Finally, Christmas Eve has arrived!
As I mentioned in my previous post, there are few phrases in the English languages as evocative as Christmas Eve. Although Christmas has for the most part morphed into a secular, consumer driven holiday in our society, nevertheless it still retains for many in the world deep religious meaning. There is probably no other day, except Easter Sunday, that still possess the religious atmosphere that Christmas Eve (and Christmas day) does. In our technologically saturated world, a world that seems more and more chaotic and divorced from traditions as each day passes, such ancient religious days take on all the more importance.
Part of what makes Christmas Eve so special is the anticipation. It is not yet Christmas, but rather the day itself is still a few hours away. From a religious perspective, the birth of Christ has not yet taken place; the joys and gatherings of family reunions are still, for most, a day away. From a secular one, especially for children, the joys and pleasures of all those present we hope to get is still to come. We wait for that secular and cultural saint, Santa.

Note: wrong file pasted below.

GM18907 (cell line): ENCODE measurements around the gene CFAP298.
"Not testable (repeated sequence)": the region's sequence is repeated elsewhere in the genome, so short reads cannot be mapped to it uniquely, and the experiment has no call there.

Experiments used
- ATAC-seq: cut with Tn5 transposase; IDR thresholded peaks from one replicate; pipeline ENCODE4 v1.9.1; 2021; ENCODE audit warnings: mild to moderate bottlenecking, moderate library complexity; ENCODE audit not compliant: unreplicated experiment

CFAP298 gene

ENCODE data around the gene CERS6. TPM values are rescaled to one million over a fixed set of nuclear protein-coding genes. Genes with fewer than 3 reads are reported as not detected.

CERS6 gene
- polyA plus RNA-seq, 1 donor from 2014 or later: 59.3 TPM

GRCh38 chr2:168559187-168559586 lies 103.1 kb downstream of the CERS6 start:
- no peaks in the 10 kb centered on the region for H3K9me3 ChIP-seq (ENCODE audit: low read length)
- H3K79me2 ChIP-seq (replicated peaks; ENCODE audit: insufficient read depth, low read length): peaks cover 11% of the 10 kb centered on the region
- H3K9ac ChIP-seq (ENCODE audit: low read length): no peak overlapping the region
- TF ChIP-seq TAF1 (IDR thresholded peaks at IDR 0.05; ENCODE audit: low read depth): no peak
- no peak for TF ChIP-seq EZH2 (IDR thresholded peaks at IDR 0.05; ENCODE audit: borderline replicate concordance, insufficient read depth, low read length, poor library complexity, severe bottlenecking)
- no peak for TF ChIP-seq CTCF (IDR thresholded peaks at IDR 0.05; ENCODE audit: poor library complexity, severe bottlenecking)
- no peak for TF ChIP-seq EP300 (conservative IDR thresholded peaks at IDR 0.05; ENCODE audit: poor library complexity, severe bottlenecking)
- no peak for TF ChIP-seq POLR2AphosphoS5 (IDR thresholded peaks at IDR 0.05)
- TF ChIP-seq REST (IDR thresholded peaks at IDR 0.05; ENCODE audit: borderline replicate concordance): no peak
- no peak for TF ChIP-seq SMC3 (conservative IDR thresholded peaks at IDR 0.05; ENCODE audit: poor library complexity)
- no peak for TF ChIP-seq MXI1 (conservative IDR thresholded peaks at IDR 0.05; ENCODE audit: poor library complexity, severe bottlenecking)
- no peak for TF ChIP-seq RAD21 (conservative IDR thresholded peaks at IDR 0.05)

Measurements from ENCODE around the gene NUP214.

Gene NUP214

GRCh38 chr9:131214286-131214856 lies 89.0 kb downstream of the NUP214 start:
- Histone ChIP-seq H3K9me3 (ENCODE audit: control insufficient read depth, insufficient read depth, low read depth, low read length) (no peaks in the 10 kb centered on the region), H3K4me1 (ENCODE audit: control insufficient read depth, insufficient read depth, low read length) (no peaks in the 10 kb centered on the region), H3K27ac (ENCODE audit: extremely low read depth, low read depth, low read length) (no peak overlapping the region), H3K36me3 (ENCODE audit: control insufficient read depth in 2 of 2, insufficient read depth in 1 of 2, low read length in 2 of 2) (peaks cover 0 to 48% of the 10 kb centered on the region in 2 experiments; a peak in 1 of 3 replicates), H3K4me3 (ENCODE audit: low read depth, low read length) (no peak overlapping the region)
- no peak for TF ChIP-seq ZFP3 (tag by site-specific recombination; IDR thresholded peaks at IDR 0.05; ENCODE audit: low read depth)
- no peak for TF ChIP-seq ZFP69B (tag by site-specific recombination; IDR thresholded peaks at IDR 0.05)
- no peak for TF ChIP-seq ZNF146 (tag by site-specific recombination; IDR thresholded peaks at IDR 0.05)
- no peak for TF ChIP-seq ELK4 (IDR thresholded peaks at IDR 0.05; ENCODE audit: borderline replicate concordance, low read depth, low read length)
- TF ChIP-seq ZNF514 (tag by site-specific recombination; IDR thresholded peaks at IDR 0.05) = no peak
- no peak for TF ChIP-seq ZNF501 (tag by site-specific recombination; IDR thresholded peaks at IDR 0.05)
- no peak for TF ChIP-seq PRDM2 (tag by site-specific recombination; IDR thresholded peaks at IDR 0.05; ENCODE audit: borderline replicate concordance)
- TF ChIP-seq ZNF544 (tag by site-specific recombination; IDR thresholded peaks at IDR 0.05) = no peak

Whether you celebrate Christmas as a religious or a purely secular holiday, the message of Christmas, peace, love and hope, is still a messages that is universally associated with this holiday. Even for those with no religious inclination whatsoever, such ideas cannot be denied as fundamentally good.
But in the end, what I find most powerful about Christmas Eve is the mystical, the religious and the divine. The darkness of a winter night is broken by the hope of new life, the birth of Christ, and the renewal of life, as least our spiritual lives. It is the first rays of light, the first gentle glimmer of hope in a world that is too often stifled with darkness. And that is always worth celebrating.